Publisher's note: The author of this post is Dr. Terry Stoops, who is the Director of Education Studies for the John Locke Foundation.
Time for Constructive Dialogue about District School Facilities
Earlier this week, I participated in the first of three Hometown Debates, a debate series sponsored by The N.C. Institute of Political Leadership (NCIOPL). The event featured yours truly, Senator Erica Smith-Ingram (D - Bertie, Chowan, Edgecombe, Hertford, Martin, Northampton, Tyrrell, Washington), Senator Rick Horner (R - Johnston, Nash, Wilson), and Matt Ellinwood, Director of the Education & Law Project at the N.C. Justice Center.
The question before us on Tuesday was: "should North Carolina increase the state's role in financing local school construction?" It is a critical question. Unfortunately, few issues get less attention in the public debate about education policy than school facilities.
There appears to be a consensus that the facility needs of the state's districts schools are not being met. A recent report published by the N.C. Department of Public Instruction estimated that the state has over $8 billion in school facility needs over the next five years. But there is little agreement about what to do to meet those needs.
Historically, the construction and renovation of school buildings have been the responsibility of local governments, and it remains that way today. According to this arrangement, the county commission would coordinate the financing of capital needs based on the ability of the county to repay the debt using local option sales taxes and other sources of revenue. School boards and district personnel would plan and oversee the completion of the projects.
That is not to say that the state does not play a role. Lawmakers have authorized five statewide facilities bonds, the first in 1949. The most recent was a $1.8 billion bond in 1996. Since 1987, the state has also directed around $1 billion in corporate income tax revenue to a school construction fund. In addition, since the start of the North Carolina Education Lottery in 2006, lawmakers have distributed a portion of lottery revenue to fund school facility needs. This year, $100 million in lottery revenue will be divided and distributed to all school districts for school facilities. Another $30 million in lottery revenue will be used for a new Needs-Based Public School Capital Fund. The fund, which is scheduled to increase to $75 million next year, will be used exclusively for districts in counties that have a weak tax base due to a high concentration of poverty.
In terms of the state role in school capital outlay, only six states cover at least half of their public school capital expenditures. Twelve provided no state-level funding. North Carolina is typical of the Southeastern states. According to the most recent "State of Our Schools
" report, which is published annually by the 21st Century Schools Fund, the state share of total capital expenditures in North Carolina between 1994 and 2013 was 8 percent. Alabama, Florida, Georgia, and Kentucky had higher state shares, although none that exceeded Kentucky's 33 percent. Louisiana, Mississippi, Tennessee, and Virginia had lower percentages. South Carolina matched our 8 percent because they want to be like us.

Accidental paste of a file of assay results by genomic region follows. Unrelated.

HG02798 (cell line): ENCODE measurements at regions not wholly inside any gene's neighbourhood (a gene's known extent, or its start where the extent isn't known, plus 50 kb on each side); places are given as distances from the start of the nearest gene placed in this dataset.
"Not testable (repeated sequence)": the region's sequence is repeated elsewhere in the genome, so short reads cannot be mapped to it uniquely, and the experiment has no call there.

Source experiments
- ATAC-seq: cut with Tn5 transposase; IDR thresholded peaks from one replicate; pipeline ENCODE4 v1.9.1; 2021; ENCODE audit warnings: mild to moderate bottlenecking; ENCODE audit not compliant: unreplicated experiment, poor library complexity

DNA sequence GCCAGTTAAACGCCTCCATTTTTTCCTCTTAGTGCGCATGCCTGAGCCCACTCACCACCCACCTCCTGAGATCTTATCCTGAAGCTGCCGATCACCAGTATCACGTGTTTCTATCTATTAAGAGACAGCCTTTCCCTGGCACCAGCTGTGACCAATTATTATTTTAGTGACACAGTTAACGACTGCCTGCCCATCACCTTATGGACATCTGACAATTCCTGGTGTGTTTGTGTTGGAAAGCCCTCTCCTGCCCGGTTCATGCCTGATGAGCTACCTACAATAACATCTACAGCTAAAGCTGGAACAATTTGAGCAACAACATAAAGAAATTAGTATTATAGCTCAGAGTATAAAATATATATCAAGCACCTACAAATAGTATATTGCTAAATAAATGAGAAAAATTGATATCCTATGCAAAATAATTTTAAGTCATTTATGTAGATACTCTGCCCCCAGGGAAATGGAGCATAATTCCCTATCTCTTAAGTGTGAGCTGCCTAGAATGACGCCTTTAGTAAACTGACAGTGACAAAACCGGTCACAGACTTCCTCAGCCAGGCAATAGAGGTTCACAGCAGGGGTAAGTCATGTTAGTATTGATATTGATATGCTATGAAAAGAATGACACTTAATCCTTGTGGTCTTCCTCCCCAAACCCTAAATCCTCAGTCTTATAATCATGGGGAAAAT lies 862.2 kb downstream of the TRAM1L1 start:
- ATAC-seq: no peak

While total spending on school capital approached $540 million in 2016, it is down significantly since 2009. The drop in spending is one of the more striking effects of the Great Recession. In 2009, districts spent nearly $1.3 billion on school facility projects. A year later, it dropped to $430 million and bottomed out at $282 million in 2014 before rebounding to its current level.
There are no "set it and forget it" solutions to meeting our state's school facility needs. Even states that take a more active role in funding school capital expenditures have unmet needs. Data from the "State of Our Schools" report suggests that there is no relationship between state-level funding and total cost of new construction required for growth. So, it's not a matter of simply asking lawmakers to pick up a greater share of the expense.
A better approach would be to actively engage with the state's construction and development industries to find ways to leverage private resources for the benefit of public schools. While several public-private arrangements have been proposed by lawmakers over the years, none has been satisfactory. We will not be able to address all facility needs using public-private partnerships, but, surely, there is more that could be done.
Much of this discussion has focused on revenue. But we need to mindful of spending. Specifically, as the average cost of new school buildings climbs above $200 per square foot, we need to temper the expectations of parents, school personnel, and members of the community when it comes to the amenities included in (and outside) the school building. Charter schools do not receive capital funds from the state or local governments and have demonstrated that students can thrive in a nondescript or "bare bones" facility. Certainly, the same is true of their district school counterparts.
Finally, county commissions need to do a better job of prioritizing expenditures. Local government projects that promise big economic returns - sports stadiums, convention centers, theaters, public transportation, etc. - seldom deliver on those promises. Although the construction and renovation of school buildings lack the allure of large-scale economic development projects, they are critical to the sustainability of the school systems that commissioners use tax dollars to fund.
I hope that the NCIOPL debate is the first of many discussions of this important topic. Addressing our facility needs will require the cooperation of Republicans and Democrats, state and local governments, school boards and the N.C. General Assembly, and, most importantly, citizens that are invested in the betterment of their schools and local communities.